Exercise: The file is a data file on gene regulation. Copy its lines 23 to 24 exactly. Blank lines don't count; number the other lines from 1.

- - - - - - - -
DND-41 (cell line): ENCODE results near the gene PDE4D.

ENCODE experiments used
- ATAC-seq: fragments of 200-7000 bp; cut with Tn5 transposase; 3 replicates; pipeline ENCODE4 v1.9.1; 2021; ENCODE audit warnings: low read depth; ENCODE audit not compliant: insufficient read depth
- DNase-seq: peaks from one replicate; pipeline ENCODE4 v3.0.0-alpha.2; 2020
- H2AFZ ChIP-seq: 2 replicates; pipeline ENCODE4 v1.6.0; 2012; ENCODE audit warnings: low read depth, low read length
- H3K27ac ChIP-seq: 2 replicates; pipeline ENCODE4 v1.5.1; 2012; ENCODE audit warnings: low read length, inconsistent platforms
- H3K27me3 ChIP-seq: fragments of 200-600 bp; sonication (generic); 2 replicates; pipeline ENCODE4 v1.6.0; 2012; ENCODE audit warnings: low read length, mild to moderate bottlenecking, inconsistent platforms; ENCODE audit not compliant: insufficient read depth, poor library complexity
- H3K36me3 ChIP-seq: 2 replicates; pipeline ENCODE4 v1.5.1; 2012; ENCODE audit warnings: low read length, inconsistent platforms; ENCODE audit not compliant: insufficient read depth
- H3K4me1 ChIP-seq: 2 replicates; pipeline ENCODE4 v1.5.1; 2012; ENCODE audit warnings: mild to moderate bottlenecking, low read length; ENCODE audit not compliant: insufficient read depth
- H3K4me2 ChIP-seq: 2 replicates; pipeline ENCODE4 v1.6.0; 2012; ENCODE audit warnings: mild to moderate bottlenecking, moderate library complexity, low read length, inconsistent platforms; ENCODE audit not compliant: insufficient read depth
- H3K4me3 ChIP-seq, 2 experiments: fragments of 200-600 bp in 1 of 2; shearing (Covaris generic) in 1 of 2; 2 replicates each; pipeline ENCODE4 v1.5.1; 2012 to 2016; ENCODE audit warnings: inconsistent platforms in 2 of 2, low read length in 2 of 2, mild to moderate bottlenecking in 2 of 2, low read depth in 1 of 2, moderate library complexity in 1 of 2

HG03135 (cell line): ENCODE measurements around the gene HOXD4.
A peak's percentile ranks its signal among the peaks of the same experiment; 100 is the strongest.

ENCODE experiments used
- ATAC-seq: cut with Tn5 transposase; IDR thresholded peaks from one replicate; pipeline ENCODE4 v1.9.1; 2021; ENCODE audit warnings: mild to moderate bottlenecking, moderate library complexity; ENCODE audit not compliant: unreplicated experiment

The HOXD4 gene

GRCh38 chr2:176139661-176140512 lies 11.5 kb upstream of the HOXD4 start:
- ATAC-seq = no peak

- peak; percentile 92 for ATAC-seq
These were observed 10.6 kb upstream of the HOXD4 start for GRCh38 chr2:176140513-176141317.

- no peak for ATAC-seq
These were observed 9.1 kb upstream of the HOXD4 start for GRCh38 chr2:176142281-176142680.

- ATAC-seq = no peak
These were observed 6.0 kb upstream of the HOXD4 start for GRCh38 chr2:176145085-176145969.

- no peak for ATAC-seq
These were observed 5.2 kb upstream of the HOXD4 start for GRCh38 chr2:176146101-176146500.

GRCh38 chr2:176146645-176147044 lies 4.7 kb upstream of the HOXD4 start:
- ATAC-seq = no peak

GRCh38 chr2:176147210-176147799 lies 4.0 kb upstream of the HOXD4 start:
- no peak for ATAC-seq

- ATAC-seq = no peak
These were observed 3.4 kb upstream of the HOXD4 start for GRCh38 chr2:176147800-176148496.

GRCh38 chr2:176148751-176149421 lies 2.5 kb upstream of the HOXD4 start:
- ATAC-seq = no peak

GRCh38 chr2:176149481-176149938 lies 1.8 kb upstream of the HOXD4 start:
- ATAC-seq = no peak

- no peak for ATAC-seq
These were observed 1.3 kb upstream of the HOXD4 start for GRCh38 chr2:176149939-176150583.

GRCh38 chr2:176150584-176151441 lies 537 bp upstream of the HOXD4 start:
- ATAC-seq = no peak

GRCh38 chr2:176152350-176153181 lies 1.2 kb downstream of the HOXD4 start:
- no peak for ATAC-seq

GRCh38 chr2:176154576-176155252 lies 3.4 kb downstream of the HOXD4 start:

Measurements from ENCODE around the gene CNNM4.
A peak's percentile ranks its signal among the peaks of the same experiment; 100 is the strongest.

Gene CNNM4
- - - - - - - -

- ATAC-seq = no peak
These were observed 6.0 kb upstream of the HOXD4 start for GRCh38 chr2:176145085-176145969.